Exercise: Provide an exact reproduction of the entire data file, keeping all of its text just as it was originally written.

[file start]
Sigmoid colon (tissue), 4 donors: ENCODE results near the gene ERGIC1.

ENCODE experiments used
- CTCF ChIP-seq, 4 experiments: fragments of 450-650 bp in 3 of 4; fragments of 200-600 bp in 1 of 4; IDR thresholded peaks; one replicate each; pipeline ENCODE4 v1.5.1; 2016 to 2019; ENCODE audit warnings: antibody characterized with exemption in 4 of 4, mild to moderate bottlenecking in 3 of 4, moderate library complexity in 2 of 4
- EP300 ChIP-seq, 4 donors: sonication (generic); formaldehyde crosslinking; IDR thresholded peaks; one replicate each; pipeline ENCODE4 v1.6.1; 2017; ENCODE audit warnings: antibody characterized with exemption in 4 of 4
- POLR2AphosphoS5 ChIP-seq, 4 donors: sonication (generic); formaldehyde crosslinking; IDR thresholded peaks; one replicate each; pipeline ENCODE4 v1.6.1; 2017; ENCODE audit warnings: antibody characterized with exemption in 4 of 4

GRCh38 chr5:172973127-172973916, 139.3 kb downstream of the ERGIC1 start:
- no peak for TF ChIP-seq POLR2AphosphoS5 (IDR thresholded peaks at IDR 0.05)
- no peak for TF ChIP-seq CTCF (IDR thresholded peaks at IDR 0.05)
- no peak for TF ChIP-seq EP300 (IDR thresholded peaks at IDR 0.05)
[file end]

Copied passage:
Sigmoid colon (tissue), 4 donors: ENCODE results near the gene ERGIC1.

ENCODE experiments used
- CTCF ChIP-seq, 4 experiments: fragments of 450-650 bp in 3 of 4; fragments of 200-600 bp in 1 of 4; IDR thresholded peaks; one replicate each; pipeline ENCODE4 v1.5.1; 2016 to 2019; ENCODE audit warnings: antibody characterized with exemption in 4 of 4, mild to moderate bottlenecking in 3 of 4, moderate library complexity in 2 of 4
- EP300 ChIP-seq, 4 donors: sonication (generic); formaldehyde crosslinking; IDR thresholded peaks; one replicate each; pipeline ENCODE4 v1.6.1; 2017; ENCODE audit warnings: antibody characterized with exemption in 4 of 4
- POLR2AphosphoS5 ChIP-seq, 4 donors: sonication (generic); formaldehyde crosslinking; IDR thresholded peaks; one replicate each; pipeline ENCODE4 v1.6.1; 2017; ENCODE audit warnings: antibody characterized with exemption in 4 of 4

GRCh38 chr5:172973127-172973916, 139.3 kb downstream of the ERGIC1 start:
- no peak for TF ChIP-seq POLR2AphosphoS5 (IDR thresholded peaks at IDR 0.05)
- no peak for TF ChIP-seq CTCF (IDR thresholded peaks at IDR 0.05)
- no peak for TF ChIP-seq EP300 (IDR thresholded peaks at IDR 0.05)